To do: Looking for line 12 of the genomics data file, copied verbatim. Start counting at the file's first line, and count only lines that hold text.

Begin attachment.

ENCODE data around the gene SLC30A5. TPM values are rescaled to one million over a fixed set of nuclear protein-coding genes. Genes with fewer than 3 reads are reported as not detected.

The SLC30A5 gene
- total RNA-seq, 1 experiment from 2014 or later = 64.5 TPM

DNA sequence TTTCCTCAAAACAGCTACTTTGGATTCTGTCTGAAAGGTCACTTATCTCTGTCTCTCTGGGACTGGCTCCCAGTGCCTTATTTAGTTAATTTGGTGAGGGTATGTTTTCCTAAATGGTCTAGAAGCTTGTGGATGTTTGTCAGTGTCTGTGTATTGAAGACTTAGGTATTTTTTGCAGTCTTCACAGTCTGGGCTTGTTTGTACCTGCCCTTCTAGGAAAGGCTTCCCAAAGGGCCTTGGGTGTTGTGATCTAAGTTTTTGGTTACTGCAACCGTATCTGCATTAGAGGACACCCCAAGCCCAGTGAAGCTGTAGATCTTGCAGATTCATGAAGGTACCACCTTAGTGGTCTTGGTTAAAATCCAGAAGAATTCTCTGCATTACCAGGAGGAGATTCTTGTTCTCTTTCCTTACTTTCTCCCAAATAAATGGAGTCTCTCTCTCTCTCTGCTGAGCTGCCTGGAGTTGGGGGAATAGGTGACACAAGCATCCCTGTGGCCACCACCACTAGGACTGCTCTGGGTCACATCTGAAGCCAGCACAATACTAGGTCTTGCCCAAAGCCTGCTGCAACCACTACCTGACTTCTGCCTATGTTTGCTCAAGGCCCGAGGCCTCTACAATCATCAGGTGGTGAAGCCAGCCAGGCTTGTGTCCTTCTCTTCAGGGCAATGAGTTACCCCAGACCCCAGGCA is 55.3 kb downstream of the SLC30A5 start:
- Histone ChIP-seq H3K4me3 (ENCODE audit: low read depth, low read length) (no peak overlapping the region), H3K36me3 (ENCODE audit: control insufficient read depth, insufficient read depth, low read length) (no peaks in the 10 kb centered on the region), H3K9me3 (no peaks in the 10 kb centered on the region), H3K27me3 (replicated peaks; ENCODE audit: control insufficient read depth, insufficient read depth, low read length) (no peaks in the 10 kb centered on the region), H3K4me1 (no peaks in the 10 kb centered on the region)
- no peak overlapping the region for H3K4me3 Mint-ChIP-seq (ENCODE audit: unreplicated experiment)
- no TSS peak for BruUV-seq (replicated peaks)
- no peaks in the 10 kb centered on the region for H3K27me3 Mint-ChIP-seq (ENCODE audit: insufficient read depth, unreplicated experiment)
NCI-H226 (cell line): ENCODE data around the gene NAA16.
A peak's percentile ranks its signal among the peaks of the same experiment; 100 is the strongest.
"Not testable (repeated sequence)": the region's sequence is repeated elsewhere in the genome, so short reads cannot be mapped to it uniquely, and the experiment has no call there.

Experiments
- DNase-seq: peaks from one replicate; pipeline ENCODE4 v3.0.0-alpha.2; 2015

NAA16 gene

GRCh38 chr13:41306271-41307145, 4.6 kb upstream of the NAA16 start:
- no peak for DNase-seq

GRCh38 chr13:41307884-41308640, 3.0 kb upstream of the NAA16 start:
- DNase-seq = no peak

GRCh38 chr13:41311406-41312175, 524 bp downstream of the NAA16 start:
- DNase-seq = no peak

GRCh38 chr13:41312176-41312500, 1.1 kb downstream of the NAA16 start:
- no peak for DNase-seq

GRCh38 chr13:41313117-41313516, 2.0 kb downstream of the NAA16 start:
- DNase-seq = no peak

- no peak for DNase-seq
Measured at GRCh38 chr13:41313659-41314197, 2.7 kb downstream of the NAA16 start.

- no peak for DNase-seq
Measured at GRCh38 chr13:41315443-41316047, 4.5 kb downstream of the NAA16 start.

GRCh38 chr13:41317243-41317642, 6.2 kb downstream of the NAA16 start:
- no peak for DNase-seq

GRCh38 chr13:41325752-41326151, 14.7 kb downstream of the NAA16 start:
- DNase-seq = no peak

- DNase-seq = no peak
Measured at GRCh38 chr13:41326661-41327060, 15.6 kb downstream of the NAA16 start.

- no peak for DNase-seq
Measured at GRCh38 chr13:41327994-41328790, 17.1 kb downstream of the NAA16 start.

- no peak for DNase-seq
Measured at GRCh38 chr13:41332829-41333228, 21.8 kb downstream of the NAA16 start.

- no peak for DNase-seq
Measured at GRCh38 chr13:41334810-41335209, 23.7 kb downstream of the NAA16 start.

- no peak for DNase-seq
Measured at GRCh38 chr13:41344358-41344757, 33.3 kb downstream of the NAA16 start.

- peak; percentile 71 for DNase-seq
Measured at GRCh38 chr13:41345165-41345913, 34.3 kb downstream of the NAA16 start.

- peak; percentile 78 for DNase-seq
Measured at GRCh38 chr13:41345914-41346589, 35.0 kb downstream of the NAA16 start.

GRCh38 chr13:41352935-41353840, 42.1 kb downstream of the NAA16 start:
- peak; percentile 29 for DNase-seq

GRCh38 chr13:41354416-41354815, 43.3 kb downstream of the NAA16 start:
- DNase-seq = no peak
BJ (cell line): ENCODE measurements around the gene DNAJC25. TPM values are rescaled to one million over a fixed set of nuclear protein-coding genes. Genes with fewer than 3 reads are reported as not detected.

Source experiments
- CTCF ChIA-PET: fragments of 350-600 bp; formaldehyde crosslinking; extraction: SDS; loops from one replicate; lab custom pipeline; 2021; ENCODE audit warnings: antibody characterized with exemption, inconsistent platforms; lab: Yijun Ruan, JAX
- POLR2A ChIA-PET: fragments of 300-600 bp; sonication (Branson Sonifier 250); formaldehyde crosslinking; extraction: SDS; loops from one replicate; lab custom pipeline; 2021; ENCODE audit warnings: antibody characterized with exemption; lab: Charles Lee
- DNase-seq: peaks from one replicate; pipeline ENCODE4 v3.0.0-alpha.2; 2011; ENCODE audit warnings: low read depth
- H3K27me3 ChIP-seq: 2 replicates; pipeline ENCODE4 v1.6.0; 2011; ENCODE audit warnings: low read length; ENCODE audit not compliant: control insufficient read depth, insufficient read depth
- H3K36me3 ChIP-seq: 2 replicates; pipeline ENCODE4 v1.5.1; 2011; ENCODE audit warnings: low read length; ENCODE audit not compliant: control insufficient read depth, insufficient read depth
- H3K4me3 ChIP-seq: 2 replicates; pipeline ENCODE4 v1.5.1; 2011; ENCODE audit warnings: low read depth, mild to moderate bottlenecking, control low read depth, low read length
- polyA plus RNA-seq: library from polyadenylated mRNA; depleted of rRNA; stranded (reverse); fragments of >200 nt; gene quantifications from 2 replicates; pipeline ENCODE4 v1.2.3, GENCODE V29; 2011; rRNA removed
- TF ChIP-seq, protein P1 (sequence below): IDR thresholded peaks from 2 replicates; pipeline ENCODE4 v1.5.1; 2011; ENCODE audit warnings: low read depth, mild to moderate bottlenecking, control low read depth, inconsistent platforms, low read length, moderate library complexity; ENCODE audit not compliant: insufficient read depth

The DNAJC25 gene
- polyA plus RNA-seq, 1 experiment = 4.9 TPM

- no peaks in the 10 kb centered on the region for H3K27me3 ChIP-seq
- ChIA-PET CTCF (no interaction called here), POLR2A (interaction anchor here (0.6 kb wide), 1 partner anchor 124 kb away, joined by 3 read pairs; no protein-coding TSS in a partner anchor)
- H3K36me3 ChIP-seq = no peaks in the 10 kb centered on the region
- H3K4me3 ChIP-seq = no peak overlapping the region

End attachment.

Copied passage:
Experiments